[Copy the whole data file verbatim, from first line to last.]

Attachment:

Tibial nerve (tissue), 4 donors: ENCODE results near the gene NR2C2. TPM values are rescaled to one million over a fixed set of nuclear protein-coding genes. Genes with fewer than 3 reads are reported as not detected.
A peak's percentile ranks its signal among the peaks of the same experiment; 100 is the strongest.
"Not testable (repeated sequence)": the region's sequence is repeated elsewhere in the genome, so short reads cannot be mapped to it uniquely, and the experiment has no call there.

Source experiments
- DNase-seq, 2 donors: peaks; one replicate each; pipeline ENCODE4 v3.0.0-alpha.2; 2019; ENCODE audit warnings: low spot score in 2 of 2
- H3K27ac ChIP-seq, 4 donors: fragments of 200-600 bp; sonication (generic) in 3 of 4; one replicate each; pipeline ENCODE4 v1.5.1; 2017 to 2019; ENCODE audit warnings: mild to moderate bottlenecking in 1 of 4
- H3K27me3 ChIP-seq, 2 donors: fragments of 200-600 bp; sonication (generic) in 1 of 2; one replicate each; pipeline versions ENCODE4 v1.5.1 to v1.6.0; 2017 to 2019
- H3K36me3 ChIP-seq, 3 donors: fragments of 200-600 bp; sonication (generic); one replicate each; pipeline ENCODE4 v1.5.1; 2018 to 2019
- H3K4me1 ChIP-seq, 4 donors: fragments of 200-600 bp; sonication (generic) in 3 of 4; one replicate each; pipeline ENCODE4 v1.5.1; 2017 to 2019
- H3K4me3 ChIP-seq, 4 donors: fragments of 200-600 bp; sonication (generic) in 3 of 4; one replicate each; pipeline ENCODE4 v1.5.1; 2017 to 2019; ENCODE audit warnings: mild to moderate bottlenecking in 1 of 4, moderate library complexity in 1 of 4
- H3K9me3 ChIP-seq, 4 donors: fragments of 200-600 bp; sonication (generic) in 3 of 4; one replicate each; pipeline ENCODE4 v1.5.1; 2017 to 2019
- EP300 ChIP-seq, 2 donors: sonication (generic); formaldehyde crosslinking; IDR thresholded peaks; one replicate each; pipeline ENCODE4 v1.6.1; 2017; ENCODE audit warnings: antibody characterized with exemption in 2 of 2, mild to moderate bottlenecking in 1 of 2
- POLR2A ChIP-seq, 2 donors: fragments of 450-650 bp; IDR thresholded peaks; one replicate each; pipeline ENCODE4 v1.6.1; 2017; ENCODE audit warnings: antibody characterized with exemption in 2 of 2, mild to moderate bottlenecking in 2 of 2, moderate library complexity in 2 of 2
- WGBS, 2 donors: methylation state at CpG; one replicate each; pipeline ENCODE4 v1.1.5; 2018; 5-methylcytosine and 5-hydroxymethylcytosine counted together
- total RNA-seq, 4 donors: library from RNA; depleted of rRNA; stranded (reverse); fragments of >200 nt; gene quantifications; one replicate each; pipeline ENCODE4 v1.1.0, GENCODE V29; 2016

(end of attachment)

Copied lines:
Tibial nerve (tissue), 4 donors: ENCODE results near the gene NR2C2. TPM values are rescaled to one million over a fixed set of nuclear protein-coding genes. Genes with fewer than 3 reads are reported as not detected.
A peak's percentile ranks its signal among the peaks of the same experiment; 100 is the strongest.
"Not testable (repeated sequence)": the region's sequence is repeated elsewhere in the genome, so short reads cannot be mapped to it uniquely, and the experiment has no call there.

Source experiments
- DNase-seq, 2 donors: peaks; one replicate each; pipeline ENCODE4 v3.0.0-alpha.2; 2019; ENCODE audit warnings: low spot score in 2 of 2
- H3K27ac ChIP-seq, 4 donors: fragments of 200-600 bp; sonication (generic) in 3 of 4; one replicate each; pipeline ENCODE4 v1.5.1; 2017 to 2019; ENCODE audit warnings: mild to moderate bottlenecking in 1 of 4
- H3K27me3 ChIP-seq, 2 donors: fragments of 200-600 bp; sonication (generic) in 1 of 2; one replicate each; pipeline versions ENCODE4 v1.5.1 to v1.6.0; 2017 to 2019
- H3K36me3 ChIP-seq, 3 donors: fragments of 200-600 bp; sonication (generic); one replicate each; pipeline ENCODE4 v1.5.1; 2018 to 2019
- H3K4me1 ChIP-seq, 4 donors: fragments of 200-600 bp; sonication (generic) in 3 of 4; one replicate each; pipeline ENCODE4 v1.5.1; 2017 to 2019
- H3K4me3 ChIP-seq, 4 donors: fragments of 200-600 bp; sonication (generic) in 3 of 4; one replicate each; pipeline ENCODE4 v1.5.1; 2017 to 2019; ENCODE audit warnings: mild to moderate bottlenecking in 1 of 4, moderate library complexity in 1 of 4
- H3K9me3 ChIP-seq, 4 donors: fragments of 200-600 bp; sonication (generic) in 3 of 4; one replicate each; pipeline ENCODE4 v1.5.1; 2017 to 2019
- EP300 ChIP-seq, 2 donors: sonication (generic); formaldehyde crosslinking; IDR thresholded peaks; one replicate each; pipeline ENCODE4 v1.6.1; 2017; ENCODE audit warnings: antibody characterized with exemption in 2 of 2, mild to moderate bottlenecking in 1 of 2
- POLR2A ChIP-seq, 2 donors: fragments of 450-650 bp; IDR thresholded peaks; one replicate each; pipeline ENCODE4 v1.6.1; 2017; ENCODE audit warnings: antibody characterized with exemption in 2 of 2, mild to moderate bottlenecking in 2 of 2, moderate library complexity in 2 of 2
- WGBS, 2 donors: methylation state at CpG; one replicate each; pipeline ENCODE4 v1.1.5; 2018; 5-methylcytosine and 5-hydroxymethylcytosine counted together
- total RNA-seq, 4 donors: library from RNA; depleted of rRNA; stranded (reverse); fragments of >200 nt; gene quantifications; one replicate each; pipeline ENCODE4 v1.1.0, GENCODE V29; 2016